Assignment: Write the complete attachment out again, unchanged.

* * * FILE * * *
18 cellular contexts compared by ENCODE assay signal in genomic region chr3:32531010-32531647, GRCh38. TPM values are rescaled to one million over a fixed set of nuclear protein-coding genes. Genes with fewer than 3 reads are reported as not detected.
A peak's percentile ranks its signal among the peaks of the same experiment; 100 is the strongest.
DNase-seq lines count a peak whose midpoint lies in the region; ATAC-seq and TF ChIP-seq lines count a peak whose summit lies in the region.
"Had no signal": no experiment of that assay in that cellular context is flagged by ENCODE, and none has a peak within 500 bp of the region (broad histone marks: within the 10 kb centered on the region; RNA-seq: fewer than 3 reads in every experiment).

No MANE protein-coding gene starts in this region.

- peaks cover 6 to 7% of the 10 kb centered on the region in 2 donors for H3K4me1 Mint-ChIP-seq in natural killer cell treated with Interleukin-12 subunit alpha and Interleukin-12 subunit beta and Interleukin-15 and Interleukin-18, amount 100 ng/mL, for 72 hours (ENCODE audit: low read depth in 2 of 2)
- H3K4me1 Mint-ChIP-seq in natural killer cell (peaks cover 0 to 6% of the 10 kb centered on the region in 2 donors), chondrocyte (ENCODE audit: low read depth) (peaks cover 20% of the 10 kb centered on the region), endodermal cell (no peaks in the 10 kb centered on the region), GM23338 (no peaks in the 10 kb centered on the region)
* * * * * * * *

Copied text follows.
18 cellular contexts compared by ENCODE assay signal in genomic region chr3:32531010-32531647, GRCh38. TPM values are rescaled to one million over a fixed set of nuclear protein-coding genes. Genes with fewer than 3 reads are reported as not detected.
A peak's percentile ranks its signal among the peaks of the same experiment; 100 is the strongest.
DNase-seq lines count a peak whose midpoint lies in the region; ATAC-seq and TF ChIP-seq lines count a peak whose summit lies in the region.
"Had no signal": no experiment of that assay in that cellular context is flagged by ENCODE, and none has a peak within 500 bp of the region (broad histone marks: within the 10 kb centered on the region; RNA-seq: fewer than 3 reads in every experiment).

No MANE protein-coding gene starts in this region.

- peaks cover 6 to 7% of the 10 kb centered on the region in 2 donors for H3K4me1 Mint-ChIP-seq in natural killer cell treated with Interleukin-12 subunit alpha and Interleukin-12 subunit beta and Interleukin-15 and Interleukin-18, amount 100 ng/mL, for 72 hours (ENCODE audit: low read depth in 2 of 2)
- H3K4me1 Mint-ChIP-seq in natural killer cell (peaks cover 0 to 6% of the 10 kb centered on the region in 2 donors), chondrocyte (ENCODE audit: low read depth) (peaks cover 20% of the 10 kb centered on the region), endodermal cell (no peaks in the 10 kb centered on the region), GM23338 (no peaks in the 10 kb centered on the region)